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November 26, 2018

Protecting Consumers by Stopping Text Messaging Spam .

Protecting Consumers by Stopping Text Messaging Spam

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CTIA SVP Scott Bergmann
Scott Bergmann
Senior Vice President, Regulatory Affairs

From texting to app-based platforms, Americans have embraced messaging in all forms. Last year, we sent nearly a trillion texts, the equivalent of 28,000 messages every second of every day for an entire year. And that’s not counting the trillions of messages carried by app-based platforms.

We like messaging because it’s faster and easier than other ways to communicate. Consumers also—rightly, because it’s true—view messaging as a trusted communications medium, one not filled with a deluge of spam.

Wireless Messaging is a Trusted Communications Environment

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Wireless Messaging is a Trusted Communications Environment

Source: CTIA National Tracking Poll by Morning Consult, Nov. 15, 2016.

Thankfully, the FCC announced last week that it would preserve the wireless industry’s ability to protect consumers from unwanted spam in a competitive messaging environment. By affirming that classification of messaging services at the agency’s December meeting, the Commission will make clear that text messages are just like any other messaging app or service that we use.

That’s the right call and a big win for consumers. Let’s break down why that’s the case.

Wireless protects your text message experience. The wireless industry works tirelessly to protect consumers and competition throughout the messaging ecosystem, deploying measures—like filtering software—that stop unlawful and unwanted spam from reaching consumers.

Wireless providers have also adopted new technologies like machine learning and artificial intelligence to adjust and calibrate these spam filters in real-time to make sure that we’re getting the messages we do want to receive.

SMS & Email Spam Rates

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SMS & Email Spam Rates

Note: This chart is an illustrative representation of the Symantec, Kaspersky Lab, and Truecaller estimates of email and SMS spam rates in 2017-2018

These efforts have been remarkably successful. Today, less than three percent of SMS messages are spam, compared to the over half of all emails that are estimated to be spam.

The FCC’s action preserves the wireless industry’s ability to continue working to deliver the messages that consumers want to receive.

Potential Pandora’s Box of spam. Don’t just take our word for it. After a request that the FCC declare messaging a telecommunications service, over two dozen state Attorneys General, on a bipartisan basis, urged the agency to refrain from any change that “would open up the spam floodgates” and “make text messaging increasingly susceptible to the same unwanted incursions as email and telemarketing calls.”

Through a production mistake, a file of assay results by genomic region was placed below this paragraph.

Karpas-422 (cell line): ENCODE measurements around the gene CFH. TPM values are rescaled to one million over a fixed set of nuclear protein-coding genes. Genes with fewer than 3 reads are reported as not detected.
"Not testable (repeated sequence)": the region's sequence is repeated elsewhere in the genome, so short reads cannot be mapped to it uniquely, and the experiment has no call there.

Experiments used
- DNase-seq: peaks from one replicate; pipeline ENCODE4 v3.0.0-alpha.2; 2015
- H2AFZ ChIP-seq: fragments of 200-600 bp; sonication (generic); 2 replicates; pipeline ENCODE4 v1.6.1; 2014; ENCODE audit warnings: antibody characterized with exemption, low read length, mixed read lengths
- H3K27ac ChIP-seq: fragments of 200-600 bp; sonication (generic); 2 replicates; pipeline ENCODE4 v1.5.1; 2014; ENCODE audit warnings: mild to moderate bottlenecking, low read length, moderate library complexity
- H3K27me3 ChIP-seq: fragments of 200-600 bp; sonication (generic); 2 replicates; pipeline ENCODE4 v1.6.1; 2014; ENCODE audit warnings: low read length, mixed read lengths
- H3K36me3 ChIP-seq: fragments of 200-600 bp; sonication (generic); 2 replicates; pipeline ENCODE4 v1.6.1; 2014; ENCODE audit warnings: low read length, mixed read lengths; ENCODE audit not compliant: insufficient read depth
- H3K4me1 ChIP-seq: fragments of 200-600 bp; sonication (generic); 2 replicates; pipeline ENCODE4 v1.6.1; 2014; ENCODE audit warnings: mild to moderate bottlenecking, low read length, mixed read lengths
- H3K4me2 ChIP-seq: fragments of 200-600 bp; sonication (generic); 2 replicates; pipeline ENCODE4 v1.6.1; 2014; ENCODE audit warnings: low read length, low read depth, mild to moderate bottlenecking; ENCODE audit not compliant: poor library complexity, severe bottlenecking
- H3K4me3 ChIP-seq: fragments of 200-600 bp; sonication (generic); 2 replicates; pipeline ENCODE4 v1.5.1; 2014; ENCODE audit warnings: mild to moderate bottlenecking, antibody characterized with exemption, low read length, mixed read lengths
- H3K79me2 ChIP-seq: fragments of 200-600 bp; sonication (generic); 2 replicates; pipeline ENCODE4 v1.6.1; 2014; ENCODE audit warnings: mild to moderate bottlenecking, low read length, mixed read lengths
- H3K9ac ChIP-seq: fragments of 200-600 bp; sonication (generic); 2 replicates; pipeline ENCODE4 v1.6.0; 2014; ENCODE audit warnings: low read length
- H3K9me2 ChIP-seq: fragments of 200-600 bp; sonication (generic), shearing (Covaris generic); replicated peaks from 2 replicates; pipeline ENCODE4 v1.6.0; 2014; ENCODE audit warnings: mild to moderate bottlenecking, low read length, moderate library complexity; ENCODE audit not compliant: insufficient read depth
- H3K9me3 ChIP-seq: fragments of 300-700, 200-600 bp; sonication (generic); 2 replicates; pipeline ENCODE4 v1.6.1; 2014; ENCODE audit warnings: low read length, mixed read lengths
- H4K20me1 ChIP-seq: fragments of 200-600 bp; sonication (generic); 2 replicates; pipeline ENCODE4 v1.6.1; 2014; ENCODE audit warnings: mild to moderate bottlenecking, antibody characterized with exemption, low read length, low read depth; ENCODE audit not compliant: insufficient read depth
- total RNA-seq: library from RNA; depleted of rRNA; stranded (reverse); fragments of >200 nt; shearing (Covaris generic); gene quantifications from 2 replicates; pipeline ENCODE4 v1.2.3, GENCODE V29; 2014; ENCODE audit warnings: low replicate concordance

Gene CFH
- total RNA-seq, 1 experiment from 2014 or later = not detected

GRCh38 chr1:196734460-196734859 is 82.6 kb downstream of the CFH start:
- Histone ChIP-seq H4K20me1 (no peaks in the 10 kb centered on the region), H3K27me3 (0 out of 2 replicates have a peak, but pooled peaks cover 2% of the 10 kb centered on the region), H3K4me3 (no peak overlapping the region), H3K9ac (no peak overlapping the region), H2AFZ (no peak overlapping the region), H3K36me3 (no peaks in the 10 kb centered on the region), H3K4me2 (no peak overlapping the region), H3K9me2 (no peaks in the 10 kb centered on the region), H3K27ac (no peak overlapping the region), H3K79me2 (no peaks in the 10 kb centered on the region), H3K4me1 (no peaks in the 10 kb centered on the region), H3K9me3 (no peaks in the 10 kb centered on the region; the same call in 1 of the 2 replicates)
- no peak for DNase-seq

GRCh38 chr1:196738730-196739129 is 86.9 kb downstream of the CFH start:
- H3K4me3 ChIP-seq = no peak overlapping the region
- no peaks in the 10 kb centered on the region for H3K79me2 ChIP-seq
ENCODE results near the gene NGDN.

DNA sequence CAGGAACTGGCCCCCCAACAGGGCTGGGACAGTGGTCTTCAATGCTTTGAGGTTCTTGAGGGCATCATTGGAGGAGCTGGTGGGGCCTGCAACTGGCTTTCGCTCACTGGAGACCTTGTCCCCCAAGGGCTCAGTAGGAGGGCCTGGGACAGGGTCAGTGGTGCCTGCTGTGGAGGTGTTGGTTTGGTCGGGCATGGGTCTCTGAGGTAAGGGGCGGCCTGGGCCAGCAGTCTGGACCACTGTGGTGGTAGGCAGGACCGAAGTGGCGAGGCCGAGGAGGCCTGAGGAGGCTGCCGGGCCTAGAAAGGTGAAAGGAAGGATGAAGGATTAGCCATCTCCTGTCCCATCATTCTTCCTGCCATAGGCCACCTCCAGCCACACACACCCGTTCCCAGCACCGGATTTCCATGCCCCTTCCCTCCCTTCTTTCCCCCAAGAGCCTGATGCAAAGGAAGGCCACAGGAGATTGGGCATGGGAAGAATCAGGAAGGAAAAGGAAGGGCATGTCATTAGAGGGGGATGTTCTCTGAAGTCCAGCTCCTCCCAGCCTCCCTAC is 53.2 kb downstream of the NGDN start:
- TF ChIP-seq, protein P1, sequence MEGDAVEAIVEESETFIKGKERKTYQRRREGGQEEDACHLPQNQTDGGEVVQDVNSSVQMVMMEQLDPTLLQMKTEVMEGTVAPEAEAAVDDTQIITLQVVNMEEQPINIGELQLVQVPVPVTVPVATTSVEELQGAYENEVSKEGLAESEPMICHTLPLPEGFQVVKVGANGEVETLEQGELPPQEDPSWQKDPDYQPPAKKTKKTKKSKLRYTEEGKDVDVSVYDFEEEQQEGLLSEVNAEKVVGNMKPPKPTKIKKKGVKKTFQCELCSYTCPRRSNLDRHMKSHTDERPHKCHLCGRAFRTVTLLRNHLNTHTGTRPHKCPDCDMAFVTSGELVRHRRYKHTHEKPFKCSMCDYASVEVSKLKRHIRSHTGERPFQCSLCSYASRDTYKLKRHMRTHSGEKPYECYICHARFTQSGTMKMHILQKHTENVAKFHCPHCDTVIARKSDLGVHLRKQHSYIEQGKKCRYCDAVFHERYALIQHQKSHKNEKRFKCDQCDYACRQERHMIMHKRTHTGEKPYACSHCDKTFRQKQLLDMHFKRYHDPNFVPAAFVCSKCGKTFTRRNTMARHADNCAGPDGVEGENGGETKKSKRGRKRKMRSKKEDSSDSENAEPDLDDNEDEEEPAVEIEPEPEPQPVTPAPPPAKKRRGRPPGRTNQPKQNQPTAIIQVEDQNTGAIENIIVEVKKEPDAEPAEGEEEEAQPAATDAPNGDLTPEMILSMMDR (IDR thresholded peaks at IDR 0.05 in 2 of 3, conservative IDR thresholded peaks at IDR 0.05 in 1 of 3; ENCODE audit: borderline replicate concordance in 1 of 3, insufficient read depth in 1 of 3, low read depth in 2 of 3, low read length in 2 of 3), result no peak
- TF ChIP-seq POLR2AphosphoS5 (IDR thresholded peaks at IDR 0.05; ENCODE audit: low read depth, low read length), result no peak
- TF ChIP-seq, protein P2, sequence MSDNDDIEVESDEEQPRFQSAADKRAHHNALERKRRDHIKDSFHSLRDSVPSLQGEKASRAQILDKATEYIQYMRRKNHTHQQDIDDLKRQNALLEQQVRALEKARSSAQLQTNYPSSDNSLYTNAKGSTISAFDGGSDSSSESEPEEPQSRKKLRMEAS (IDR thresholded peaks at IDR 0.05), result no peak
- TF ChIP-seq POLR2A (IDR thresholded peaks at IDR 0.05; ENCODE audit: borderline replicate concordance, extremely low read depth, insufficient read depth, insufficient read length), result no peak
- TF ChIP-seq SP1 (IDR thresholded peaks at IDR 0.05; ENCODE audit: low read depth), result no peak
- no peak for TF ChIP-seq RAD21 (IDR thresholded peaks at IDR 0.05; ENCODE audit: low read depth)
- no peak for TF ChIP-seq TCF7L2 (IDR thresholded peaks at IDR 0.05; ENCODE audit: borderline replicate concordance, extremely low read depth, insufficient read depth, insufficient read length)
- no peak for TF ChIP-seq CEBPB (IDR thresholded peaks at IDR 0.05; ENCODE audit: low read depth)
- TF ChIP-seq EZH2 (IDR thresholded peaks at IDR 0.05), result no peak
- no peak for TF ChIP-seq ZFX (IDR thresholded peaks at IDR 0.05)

If mobile messaging were treated just like telephone calls, your messaging experience would be significantly different because the wireless industry’s hands would be tied trying to prevent text spam from reaching you.

The result? You’d start to receive an avalanche of unwanted and illegal messages. And like today’s email experience, that would mean messaging becomes less trusted—and more harmful, as more messages seeking to defraud reach consumers.  That is what state AGs, the FCC, and the wireless industry are trying to prevent from happening.

The messaging marketplace is thriving and competitive. The success of provider-provisioned text messaging services has spurred the development of competing—and increasingly popular—messaging services.

Even as the overall messaging market continues to grow, traditional text messaging has yielded significant market share to messaging platforms and applications, like Facebook Messenger, What’s App, Signal, Slack, and Apple’s iMessage. Today, consumers send three messages on these apps for every sent SMS message, an amount that has increased by 50 percent in just the past two years.

Whether they’re using wireless provider-offered SMS or any of these messaging apps or platforms, consumers view these services similarly. Treating these services differently from a regulatory perspective would distort the dynamic, competitive messaging marketplace that has thrived and continues to evolve.

What does this mean in practice? If you use an iPhone, the government shouldn’t have different rules depending upon whether your message pops up as blue or green.

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The FCC is preserving the wireless industry’s ability to protect consumers, while fostering a competitive and innovative messaging ecosystem.  That’s the right result.

By allowing the continued use and evolution of consumer protection measures that support the success of the entire messaging ecosystem, we’ll keep millions of spam messages from popping up on our phones. That’s an outcome we should all be thankful for!

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